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The person-centred approach to counselling and psychotherapy is closely associated with the research and writings of the American psychologist Carl Rogers. His ground-breaking research into the relational qualities that facilitate growth and personality change led to the development of a radical alternative to the dominant therapeutic modalities of the mid-twentieth century. In fact, the principles and values that inform the person-centred approach – the promotion of personal freedom and personal power – remain radical to this day.

While the person-centred approach has been hugely influential and has many branches, my practice is classical, sometimes known as client-centred therapy. The cornerstone of this practice is humility. I believe that with the right support, you, as the expert in your own life, can locate the resources within yourself to find the answers and solutions you need to your own unique problems and challenges. My priority is to be alongside you at every step of the way in therapy, but not impose my own direction or agenda on the work.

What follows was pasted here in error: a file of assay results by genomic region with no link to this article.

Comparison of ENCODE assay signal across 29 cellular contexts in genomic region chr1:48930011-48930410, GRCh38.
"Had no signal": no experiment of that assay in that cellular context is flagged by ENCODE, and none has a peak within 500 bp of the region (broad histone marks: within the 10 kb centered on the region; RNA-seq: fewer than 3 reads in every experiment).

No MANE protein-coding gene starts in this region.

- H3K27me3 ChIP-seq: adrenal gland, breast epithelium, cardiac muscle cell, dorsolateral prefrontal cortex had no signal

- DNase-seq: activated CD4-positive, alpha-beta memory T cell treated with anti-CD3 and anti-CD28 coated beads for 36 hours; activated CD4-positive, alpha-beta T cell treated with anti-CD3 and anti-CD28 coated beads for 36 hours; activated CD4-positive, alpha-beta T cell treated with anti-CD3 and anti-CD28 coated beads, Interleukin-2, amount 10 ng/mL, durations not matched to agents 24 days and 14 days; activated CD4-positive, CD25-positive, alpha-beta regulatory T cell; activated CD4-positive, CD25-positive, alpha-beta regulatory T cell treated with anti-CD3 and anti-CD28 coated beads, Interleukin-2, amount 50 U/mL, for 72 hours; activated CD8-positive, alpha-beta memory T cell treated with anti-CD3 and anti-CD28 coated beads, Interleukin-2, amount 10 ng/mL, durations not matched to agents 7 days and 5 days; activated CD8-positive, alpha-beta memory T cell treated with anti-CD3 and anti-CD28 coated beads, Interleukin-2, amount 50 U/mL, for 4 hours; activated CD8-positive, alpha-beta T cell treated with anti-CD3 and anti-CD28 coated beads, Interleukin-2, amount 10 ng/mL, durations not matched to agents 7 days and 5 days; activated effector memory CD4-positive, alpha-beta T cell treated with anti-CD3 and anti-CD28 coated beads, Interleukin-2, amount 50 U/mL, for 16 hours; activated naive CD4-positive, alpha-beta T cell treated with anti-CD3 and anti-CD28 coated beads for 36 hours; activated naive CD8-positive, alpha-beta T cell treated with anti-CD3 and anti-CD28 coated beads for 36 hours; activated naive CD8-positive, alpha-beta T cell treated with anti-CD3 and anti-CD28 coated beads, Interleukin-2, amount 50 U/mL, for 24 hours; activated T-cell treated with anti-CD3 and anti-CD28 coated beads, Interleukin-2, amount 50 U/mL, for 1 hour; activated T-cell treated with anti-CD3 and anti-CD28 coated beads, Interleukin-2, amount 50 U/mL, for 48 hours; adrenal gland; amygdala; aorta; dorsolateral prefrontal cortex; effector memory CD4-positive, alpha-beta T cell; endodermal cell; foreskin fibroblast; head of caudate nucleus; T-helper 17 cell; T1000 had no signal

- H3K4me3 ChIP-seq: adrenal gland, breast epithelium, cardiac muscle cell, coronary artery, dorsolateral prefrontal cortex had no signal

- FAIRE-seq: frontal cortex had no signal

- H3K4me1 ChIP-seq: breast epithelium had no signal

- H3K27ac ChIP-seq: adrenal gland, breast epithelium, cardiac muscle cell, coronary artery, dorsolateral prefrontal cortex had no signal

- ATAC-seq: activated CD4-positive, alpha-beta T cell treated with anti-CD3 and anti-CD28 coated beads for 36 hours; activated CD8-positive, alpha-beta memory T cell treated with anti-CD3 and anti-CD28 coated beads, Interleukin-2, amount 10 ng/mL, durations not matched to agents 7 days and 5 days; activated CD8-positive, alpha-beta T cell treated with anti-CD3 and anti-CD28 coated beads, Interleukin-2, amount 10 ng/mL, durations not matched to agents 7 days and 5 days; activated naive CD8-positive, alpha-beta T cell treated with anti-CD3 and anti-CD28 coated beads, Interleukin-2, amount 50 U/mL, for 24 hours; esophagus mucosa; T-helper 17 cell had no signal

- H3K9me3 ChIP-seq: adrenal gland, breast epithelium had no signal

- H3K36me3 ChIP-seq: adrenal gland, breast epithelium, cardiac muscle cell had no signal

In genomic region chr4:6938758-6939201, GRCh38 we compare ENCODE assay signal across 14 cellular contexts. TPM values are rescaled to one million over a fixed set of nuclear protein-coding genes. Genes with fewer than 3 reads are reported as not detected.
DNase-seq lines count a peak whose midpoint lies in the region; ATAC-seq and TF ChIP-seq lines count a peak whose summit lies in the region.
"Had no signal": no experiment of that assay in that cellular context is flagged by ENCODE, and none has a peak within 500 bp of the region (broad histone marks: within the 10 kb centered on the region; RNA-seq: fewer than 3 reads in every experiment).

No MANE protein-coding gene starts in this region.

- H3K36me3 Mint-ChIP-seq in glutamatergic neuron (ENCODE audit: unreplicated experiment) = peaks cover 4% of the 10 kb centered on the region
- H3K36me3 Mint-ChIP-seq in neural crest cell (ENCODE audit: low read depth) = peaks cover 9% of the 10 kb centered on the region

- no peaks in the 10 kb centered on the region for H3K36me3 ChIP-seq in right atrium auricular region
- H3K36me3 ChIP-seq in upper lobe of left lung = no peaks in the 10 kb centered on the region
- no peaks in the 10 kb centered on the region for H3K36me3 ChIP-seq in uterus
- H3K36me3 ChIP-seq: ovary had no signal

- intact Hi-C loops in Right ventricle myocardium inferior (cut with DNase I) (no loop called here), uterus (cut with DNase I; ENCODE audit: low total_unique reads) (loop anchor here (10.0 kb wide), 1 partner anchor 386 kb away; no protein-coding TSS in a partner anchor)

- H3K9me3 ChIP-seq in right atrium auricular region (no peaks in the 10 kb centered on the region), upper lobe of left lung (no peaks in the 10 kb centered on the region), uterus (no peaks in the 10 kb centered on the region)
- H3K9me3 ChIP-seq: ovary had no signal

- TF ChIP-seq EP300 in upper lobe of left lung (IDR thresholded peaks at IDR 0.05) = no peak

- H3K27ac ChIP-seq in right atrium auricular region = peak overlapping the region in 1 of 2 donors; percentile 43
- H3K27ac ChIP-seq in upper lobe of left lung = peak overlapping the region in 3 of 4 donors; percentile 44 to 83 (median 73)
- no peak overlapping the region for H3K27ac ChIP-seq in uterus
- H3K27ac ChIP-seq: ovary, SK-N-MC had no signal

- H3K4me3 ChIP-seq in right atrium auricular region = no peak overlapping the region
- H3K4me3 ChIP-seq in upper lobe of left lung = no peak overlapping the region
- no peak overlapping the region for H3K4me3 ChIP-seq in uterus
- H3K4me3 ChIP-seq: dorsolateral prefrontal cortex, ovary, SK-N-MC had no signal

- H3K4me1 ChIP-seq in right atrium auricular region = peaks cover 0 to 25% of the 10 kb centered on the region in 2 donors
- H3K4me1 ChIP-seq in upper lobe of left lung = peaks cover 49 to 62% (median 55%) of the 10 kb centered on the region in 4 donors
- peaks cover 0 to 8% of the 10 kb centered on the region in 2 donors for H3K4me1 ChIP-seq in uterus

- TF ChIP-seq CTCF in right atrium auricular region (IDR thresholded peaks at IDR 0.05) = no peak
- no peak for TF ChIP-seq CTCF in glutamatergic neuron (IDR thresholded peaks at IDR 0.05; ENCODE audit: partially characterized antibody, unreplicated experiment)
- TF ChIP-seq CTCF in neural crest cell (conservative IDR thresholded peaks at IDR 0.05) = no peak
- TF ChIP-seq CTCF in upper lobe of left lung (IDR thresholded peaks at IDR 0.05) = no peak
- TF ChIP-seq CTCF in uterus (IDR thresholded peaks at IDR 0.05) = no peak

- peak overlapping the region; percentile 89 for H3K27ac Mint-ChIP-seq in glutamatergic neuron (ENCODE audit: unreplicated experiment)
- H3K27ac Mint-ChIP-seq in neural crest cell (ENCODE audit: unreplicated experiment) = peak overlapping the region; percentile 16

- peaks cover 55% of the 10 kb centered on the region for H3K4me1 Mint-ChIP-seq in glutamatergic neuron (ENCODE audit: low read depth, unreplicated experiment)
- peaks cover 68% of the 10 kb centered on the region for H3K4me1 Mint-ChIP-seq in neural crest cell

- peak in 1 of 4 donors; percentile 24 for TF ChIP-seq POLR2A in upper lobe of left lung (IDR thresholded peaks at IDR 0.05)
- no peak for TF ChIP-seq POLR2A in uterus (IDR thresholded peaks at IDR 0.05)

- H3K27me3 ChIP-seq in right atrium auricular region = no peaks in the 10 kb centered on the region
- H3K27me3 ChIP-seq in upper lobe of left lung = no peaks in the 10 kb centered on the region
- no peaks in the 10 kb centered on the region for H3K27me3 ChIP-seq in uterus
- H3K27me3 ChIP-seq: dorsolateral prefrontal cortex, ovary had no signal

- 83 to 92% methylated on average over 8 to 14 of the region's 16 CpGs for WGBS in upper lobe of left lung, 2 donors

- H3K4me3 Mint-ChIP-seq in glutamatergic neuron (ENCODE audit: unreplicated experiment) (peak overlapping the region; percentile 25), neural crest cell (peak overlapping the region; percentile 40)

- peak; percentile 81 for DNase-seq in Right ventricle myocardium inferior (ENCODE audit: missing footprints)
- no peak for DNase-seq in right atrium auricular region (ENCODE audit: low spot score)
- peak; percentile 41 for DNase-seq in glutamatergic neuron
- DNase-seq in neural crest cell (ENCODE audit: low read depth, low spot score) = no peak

The stance I take is one of principled nondirectivity. To quote therapist and theorist, Barbara Brodley, ‘the nondirective attitude in client-centred work exists in the therapist’s intentions to experience the values of respect and trust as consistently and deeply as possible and to act in relation to clients only in ways that express those values’.

By offering an opportunity for you to feel heard, supported, understood, and known, I believe that you’ll find your way to making more fulfilling and satisfying choices in your life and relationships.

It is fundamentally an ethical approach. In the words of Rogers, ‘The counsellor says in effect, “To be of assistance to you I will put aside myself – the self of ordinary interaction – and enter into your world of perception as completely as I am able. I will become, in a sense, another self for you – an alter ego of your attitudes and feelings – a safe opportunity for you to discern yourself more clearly, to experience yourself more truly and deeply, to choose more significantly.”’.

My aim as a client-centred therapist is to listen closely, to understand empathically and accurately, and to respond with genuineness, warmth, and careful attunement to your unique personal meanings as they emerge and evolve.

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